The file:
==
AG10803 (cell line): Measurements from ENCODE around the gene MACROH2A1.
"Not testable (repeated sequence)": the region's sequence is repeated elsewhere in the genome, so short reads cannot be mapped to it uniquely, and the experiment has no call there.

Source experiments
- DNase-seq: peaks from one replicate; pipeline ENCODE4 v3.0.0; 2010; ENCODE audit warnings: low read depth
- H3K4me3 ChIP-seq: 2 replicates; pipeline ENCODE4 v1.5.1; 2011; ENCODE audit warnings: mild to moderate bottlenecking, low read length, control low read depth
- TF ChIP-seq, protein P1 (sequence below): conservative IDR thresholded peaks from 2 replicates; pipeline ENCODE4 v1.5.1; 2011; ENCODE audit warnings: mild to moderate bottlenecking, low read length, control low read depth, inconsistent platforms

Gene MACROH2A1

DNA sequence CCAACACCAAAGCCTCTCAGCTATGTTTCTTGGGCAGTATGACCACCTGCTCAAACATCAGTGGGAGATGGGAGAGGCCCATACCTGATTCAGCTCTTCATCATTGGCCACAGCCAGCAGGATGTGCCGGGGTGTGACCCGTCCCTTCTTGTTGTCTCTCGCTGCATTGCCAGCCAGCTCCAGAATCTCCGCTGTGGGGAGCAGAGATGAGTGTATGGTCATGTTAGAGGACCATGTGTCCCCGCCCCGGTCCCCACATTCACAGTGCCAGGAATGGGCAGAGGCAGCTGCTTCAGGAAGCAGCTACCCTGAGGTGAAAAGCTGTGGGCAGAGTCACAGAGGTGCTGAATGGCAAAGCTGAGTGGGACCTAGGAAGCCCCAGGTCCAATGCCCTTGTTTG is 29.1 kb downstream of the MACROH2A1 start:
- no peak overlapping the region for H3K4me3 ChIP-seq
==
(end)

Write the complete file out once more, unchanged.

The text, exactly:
AG10803 (cell line): Measurements from ENCODE around the gene MACROH2A1.
"Not testable (repeated sequence)": the region's sequence is repeated elsewhere in the genome, so short reads cannot be mapped to it uniquely, and the experiment has no call there.

Source experiments
- DNase-seq: peaks from one replicate; pipeline ENCODE4 v3.0.0; 2010; ENCODE audit warnings: low read depth
- H3K4me3 ChIP-seq: 2 replicates; pipeline ENCODE4 v1.5.1; 2011; ENCODE audit warnings: mild to moderate bottlenecking, low read length, control low read depth
- TF ChIP-seq, protein P1 (sequence below): conservative IDR thresholded peaks from 2 replicates; pipeline ENCODE4 v1.5.1; 2011; ENCODE audit warnings: mild to moderate bottlenecking, low read length, control low read depth, inconsistent platforms

Gene MACROH2A1

DNA sequence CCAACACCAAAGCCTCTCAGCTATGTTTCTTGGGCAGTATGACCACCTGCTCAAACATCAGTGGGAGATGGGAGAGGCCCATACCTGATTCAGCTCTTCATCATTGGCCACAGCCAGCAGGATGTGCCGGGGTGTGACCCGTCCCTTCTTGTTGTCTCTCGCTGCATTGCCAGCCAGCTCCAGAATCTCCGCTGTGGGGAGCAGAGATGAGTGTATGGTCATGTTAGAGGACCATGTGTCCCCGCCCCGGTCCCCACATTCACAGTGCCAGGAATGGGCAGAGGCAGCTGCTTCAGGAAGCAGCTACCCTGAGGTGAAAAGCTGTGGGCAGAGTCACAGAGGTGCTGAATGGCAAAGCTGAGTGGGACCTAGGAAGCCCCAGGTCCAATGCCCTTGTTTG is 29.1 kb downstream of the MACROH2A1 start:
- no peak overlapping the region for H3K4me3 ChIP-seq